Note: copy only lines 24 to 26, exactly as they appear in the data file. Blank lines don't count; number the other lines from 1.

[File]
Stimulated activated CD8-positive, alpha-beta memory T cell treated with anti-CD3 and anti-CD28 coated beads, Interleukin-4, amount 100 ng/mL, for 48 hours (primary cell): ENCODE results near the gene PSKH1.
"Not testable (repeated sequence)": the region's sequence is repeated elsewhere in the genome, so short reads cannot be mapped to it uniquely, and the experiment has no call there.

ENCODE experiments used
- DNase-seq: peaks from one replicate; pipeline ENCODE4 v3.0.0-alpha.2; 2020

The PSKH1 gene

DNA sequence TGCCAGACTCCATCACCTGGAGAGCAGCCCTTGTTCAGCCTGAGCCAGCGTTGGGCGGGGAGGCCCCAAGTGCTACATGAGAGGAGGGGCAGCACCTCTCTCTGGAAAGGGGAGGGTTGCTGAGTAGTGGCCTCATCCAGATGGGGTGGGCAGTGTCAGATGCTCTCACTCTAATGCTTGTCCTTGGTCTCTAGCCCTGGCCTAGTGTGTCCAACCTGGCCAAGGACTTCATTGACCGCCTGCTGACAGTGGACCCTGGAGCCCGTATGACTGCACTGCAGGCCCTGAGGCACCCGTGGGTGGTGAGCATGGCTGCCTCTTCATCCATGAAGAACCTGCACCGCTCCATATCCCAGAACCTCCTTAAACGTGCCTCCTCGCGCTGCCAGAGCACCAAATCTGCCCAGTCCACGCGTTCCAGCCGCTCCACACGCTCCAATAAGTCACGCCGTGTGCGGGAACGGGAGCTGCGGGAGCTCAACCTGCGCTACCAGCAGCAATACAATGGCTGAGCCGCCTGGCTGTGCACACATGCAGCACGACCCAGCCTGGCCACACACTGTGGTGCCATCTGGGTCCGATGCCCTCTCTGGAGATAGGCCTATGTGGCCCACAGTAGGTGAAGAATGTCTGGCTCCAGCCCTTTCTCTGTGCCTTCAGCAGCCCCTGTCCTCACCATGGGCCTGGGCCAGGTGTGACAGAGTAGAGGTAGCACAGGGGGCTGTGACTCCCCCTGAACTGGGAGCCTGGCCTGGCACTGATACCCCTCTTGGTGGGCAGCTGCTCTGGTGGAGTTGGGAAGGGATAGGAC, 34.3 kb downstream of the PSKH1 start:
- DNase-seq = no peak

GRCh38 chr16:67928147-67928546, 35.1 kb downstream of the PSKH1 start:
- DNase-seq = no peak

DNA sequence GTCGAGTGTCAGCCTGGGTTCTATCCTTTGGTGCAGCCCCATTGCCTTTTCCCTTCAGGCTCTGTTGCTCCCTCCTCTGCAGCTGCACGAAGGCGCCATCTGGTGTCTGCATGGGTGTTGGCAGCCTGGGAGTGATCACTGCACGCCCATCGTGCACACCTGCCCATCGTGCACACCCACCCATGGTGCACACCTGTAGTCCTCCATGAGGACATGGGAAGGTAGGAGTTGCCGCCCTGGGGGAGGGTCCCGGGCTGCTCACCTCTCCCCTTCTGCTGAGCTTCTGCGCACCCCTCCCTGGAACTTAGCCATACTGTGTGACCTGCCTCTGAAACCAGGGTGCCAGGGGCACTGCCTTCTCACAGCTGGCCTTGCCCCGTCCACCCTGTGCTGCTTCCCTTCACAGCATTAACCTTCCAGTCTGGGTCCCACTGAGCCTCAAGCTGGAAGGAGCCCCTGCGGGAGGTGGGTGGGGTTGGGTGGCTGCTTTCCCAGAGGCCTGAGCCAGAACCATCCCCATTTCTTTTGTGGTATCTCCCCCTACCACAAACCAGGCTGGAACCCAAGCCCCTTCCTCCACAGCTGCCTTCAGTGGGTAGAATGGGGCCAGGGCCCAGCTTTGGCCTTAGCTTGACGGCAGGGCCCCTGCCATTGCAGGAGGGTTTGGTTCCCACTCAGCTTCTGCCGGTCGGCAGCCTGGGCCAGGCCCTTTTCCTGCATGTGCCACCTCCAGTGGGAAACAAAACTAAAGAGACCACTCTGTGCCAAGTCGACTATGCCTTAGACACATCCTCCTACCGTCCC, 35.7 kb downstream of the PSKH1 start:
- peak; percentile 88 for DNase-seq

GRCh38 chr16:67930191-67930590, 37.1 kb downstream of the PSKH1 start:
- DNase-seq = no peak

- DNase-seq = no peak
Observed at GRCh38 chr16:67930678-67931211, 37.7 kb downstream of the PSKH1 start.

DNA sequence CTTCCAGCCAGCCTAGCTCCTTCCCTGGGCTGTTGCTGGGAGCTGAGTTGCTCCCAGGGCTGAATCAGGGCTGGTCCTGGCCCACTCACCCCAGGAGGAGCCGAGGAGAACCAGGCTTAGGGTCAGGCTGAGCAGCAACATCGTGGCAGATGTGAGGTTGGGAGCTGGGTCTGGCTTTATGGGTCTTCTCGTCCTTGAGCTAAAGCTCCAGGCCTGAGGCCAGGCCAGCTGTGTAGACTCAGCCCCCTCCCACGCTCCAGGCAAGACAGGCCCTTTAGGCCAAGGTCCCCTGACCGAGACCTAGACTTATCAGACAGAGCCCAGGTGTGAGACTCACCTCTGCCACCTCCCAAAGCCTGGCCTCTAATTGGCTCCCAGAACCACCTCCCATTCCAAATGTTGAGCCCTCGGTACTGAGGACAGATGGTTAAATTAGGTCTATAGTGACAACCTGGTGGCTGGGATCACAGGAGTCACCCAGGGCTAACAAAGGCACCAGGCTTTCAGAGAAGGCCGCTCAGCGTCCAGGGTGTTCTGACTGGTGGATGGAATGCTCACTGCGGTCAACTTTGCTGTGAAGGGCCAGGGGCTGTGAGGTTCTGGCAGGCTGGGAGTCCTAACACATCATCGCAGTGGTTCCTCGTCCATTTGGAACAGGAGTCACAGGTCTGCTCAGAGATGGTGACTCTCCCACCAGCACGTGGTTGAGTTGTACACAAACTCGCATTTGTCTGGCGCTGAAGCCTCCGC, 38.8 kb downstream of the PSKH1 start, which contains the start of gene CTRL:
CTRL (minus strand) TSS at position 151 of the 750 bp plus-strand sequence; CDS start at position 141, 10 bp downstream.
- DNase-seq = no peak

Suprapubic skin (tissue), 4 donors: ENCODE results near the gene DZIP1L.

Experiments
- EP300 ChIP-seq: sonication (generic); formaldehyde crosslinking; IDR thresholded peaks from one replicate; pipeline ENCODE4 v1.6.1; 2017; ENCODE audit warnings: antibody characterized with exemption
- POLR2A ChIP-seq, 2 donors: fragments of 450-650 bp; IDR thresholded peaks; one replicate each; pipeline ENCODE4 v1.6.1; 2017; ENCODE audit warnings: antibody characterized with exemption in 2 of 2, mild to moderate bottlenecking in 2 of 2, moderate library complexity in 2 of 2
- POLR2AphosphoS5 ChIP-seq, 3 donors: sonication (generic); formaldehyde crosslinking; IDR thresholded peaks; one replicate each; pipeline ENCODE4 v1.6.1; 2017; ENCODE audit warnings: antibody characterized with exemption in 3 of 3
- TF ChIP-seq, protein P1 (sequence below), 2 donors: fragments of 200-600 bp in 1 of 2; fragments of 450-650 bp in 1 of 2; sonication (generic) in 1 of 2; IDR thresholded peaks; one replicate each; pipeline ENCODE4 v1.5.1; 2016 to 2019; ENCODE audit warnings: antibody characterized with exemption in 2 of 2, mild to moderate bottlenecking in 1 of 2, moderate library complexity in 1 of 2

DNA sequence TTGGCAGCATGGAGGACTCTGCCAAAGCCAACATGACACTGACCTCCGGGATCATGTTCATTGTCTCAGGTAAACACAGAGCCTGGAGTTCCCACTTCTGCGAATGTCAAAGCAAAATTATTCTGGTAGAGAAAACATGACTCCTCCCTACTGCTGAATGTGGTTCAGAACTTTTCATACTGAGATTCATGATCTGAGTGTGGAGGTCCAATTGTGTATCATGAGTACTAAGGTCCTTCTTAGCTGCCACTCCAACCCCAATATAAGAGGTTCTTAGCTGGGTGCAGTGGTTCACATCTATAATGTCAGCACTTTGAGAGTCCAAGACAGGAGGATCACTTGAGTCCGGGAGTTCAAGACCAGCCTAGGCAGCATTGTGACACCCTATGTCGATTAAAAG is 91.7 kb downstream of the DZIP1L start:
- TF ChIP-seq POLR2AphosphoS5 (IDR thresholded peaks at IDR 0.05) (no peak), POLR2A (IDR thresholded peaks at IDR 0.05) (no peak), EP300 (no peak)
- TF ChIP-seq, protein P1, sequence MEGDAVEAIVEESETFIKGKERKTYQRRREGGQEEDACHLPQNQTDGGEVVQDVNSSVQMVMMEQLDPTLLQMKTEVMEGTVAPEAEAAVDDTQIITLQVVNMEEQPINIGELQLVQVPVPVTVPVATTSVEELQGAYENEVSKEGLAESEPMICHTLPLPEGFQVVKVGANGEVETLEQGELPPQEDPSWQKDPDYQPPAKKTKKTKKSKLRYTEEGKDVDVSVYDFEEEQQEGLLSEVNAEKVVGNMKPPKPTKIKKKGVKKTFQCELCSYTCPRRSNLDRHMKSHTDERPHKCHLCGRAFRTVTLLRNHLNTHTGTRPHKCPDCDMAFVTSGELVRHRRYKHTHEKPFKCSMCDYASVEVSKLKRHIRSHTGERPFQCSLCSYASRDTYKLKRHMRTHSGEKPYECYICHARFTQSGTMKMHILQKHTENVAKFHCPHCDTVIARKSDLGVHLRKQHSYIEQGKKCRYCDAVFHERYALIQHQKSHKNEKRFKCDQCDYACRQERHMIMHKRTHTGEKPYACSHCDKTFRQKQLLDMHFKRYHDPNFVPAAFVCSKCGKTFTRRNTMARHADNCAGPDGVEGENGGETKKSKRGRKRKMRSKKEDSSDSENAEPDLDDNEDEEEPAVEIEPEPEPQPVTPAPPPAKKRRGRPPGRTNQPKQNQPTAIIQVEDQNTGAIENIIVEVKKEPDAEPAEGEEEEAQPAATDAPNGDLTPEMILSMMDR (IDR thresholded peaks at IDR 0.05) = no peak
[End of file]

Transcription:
- TF ChIP-seq, protein P1 (sequence below), 2 donors: fragments of 200-600 bp in 1 of 2; fragments of 450-650 bp in 1 of 2; sonication (generic) in 1 of 2; IDR thresholded peaks; one replicate each; pipeline ENCODE4 v1.5.1; 2016 to 2019; ENCODE audit warnings: antibody characterized with exemption in 2 of 2, mild to moderate bottlenecking in 1 of 2, moderate library complexity in 1 of 2

DNA sequence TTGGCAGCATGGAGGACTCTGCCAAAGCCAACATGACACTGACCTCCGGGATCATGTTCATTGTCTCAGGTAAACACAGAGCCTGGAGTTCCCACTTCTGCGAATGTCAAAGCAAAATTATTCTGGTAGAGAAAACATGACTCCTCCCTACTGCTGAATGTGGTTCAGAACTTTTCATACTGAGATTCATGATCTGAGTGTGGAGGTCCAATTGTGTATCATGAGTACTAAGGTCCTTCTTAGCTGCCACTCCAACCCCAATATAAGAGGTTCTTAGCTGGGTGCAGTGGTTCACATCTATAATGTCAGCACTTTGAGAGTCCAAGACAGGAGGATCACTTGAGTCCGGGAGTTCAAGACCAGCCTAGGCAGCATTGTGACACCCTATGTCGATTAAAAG is 91.7 kb downstream of the DZIP1L start:
- TF ChIP-seq POLR2AphosphoS5 (IDR thresholded peaks at IDR 0.05) (no peak), POLR2A (IDR thresholded peaks at IDR 0.05) (no peak), EP300 (no peak)